Six in ten parents struggle to get their children to settle down at bedtime, study finds


It takes parents around an hour on average to get each child off to sleep every night – with 80 percent having to read up to three stories before they’ll settle down, research has found. A poll of 1,000 parents, with kids aged 0-8, found 62 percent of parents struggle to get their children settled at bedtime.

Just over three in ten crafty kids (31 percent) will ask mum or dad a succession of questions to keep them in the room, while 23 percent say they won’t be able to drop off until their special toy has been found.

Other stalling tactics include feeling too hot or cold (29 percent), claiming to be scared of the dark (25 percent), or hearing a strange noise (17 percent) – and almost a fifth (17 percent) will even claim they think there is a monster under the bed.

The research was commissioned by kids’ TV show, Hey Duggee, in line with the launch of its new Sleepy Time bedtime toy – which revealed that 37 percent of parents rely on giving their child a cuddly toy to help them fall asleep.

Child sleep specialist, Mandy Gurney, founder of Millpond Children’s Sleep Clinic, who is supporting the campaign, said: “We shouldn’t underestimate how important the small elements of a bedtime routine are.

“Just having a lively splashy bath with lots of toys, exciting stories, and chatting at bedtime, can prevent a child falling asleep.

“If parents can think tranquil “spa”, rather than fun “water park” at bedtime, they may be surprised how much easier bedtime becomes. In the hour before bed, dim lights, turn off screens, and keep things as calm and relaxing as you can, to enable your child to quickly and easily drift off to sleep.”

It also emerged that three-quarters check on their child up to five times per night – and 61 percent can’t remember the last time they had a full night’s sleep.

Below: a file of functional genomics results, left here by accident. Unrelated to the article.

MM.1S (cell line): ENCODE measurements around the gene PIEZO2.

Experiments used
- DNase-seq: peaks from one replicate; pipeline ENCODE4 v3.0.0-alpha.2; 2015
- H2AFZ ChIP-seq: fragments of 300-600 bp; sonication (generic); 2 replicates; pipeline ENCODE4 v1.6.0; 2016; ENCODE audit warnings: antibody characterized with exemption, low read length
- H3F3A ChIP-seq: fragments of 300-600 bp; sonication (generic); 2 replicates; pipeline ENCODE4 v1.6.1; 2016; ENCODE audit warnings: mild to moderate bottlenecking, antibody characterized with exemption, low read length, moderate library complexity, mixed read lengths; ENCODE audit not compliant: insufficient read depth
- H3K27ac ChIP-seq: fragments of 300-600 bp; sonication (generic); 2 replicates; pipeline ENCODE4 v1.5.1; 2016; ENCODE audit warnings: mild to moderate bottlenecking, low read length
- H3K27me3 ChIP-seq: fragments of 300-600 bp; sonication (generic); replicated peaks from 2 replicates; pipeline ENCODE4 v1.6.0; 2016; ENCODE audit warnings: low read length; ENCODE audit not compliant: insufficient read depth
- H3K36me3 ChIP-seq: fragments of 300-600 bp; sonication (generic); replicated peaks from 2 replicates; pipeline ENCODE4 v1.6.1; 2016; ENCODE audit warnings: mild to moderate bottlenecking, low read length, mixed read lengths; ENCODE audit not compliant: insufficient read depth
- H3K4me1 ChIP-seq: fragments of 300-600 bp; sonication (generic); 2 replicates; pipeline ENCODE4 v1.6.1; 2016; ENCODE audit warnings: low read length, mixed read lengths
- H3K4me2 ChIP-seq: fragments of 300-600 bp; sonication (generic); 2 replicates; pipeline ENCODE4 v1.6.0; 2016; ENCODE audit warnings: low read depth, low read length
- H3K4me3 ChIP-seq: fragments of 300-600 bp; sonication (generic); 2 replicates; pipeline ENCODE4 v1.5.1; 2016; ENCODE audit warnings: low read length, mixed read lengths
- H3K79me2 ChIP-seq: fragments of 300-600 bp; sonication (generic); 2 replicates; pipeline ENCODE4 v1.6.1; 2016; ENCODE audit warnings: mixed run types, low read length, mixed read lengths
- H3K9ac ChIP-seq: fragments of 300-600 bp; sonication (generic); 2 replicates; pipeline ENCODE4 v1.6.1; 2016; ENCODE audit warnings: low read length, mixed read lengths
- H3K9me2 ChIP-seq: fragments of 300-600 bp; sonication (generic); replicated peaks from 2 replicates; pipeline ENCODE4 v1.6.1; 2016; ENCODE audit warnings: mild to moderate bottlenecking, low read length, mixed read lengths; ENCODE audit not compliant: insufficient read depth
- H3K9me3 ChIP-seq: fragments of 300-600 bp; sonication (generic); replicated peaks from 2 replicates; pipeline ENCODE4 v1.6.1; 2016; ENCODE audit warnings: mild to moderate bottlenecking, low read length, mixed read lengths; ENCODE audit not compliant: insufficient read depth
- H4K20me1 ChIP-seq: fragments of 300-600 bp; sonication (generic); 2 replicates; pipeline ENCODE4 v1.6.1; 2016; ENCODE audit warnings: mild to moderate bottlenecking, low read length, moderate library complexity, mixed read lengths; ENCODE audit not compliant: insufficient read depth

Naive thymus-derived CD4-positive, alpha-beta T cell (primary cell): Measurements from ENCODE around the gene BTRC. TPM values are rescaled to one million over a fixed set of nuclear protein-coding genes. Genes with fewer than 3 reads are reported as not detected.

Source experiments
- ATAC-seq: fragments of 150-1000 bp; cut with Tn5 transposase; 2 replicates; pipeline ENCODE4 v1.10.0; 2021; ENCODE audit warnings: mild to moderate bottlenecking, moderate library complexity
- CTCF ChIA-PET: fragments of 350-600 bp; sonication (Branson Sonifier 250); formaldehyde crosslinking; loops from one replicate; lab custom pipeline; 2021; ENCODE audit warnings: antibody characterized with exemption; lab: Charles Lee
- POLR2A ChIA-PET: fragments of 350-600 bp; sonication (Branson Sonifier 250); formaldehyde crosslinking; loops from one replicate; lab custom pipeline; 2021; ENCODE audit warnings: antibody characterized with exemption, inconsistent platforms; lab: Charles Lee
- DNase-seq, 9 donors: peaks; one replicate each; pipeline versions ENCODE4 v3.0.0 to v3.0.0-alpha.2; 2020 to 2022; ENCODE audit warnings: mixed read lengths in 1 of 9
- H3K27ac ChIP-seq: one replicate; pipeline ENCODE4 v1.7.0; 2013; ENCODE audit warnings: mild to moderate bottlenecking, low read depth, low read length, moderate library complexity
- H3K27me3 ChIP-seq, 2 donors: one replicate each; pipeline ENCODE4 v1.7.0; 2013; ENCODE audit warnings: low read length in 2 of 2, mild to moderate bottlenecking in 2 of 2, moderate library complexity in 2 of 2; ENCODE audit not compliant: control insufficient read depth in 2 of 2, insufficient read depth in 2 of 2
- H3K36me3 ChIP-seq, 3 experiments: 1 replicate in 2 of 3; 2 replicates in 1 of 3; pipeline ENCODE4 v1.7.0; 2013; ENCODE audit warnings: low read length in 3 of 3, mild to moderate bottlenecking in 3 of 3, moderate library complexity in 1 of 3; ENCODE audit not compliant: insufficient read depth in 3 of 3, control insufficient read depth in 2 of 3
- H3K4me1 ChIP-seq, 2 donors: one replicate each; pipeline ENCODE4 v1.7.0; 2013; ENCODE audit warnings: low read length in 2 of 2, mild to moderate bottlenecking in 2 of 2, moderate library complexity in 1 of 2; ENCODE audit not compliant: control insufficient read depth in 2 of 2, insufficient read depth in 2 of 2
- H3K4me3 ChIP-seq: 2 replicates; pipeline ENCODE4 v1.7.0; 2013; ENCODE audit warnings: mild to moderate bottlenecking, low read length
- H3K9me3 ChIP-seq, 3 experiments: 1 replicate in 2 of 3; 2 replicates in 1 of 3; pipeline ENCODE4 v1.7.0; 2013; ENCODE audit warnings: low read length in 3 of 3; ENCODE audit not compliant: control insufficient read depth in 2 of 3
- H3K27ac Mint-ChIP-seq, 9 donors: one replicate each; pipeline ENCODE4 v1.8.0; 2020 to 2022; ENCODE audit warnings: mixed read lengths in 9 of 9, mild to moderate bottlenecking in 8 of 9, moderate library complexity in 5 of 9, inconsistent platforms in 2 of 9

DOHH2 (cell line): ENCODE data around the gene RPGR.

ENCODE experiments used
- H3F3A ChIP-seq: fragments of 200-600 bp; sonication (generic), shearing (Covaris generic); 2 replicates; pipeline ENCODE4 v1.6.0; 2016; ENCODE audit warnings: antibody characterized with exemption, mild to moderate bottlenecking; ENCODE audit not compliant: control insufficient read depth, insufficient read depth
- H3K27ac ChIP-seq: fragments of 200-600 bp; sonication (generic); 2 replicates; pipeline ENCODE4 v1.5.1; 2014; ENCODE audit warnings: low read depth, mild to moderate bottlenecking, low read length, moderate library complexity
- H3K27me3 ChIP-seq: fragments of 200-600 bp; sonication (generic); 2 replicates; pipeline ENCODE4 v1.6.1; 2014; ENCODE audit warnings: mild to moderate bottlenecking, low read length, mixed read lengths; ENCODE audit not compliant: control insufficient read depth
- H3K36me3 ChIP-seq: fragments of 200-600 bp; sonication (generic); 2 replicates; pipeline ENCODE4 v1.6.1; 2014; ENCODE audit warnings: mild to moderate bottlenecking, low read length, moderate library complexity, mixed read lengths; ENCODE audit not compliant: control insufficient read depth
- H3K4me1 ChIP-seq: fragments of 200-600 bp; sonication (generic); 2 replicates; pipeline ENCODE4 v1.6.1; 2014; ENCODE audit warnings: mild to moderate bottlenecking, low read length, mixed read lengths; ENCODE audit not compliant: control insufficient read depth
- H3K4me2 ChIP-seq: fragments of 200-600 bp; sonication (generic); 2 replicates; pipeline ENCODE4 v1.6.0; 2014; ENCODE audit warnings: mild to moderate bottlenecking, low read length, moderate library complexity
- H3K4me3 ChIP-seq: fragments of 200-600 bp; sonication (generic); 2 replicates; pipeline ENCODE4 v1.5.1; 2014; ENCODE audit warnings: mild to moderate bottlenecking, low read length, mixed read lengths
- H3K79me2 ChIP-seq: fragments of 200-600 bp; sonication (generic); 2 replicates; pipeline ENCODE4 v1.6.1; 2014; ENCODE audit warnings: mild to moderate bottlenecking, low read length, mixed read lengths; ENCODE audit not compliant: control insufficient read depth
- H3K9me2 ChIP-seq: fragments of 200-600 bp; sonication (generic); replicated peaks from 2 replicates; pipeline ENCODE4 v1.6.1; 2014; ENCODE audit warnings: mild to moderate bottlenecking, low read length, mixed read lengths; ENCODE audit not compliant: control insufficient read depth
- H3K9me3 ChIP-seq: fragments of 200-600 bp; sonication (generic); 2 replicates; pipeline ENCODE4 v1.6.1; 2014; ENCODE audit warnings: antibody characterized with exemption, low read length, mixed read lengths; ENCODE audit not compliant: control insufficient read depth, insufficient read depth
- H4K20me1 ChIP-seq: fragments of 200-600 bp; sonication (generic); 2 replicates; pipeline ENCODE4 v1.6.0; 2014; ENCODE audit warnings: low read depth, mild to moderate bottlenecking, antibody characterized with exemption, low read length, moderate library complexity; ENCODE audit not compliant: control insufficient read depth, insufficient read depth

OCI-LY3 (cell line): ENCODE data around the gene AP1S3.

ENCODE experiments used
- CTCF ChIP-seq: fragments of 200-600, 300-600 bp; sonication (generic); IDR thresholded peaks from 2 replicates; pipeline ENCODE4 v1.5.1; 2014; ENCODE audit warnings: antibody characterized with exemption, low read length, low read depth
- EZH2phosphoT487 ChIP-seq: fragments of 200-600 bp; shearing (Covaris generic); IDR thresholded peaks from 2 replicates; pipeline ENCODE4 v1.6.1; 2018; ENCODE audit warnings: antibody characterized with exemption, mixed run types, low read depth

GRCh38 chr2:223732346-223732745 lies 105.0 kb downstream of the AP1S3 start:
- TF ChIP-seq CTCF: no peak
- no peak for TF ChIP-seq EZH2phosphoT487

And seven in ten parents have suffered the consequences of their child’s nighttime awakenings, and have felt sleep deprived.

When a little one does wake up in the night, 28 percent will bring them into their own bed to help them go back to sleep.

But 13 percent of those polled, via OnePoll, will rely on some kind of audio soothing system, like low music or white noise, to usher them back to the land of nod.

Mandy Gurney added: “At 2am on Sunday, October 29, the clocks will go back by an hour in the UK. While some of us will be looking forward to an extra hour in bed or out on the town, parents of early rising little ones may be dreading the change.

“Just when they’d got their child to sleep until 6.00am, the clock change will play havoc with their child’s morning wake time, and this thought will send many parents into a spin.

“I know from my years of experience of helping parents with their children’s sleep problems, that early rising is probably one of the most difficult sleep issues to resolve.

“If parents start implementing these simple series of tips in advance, they should avoid their delightful 6.00am lark turning into a 5.00am party.”


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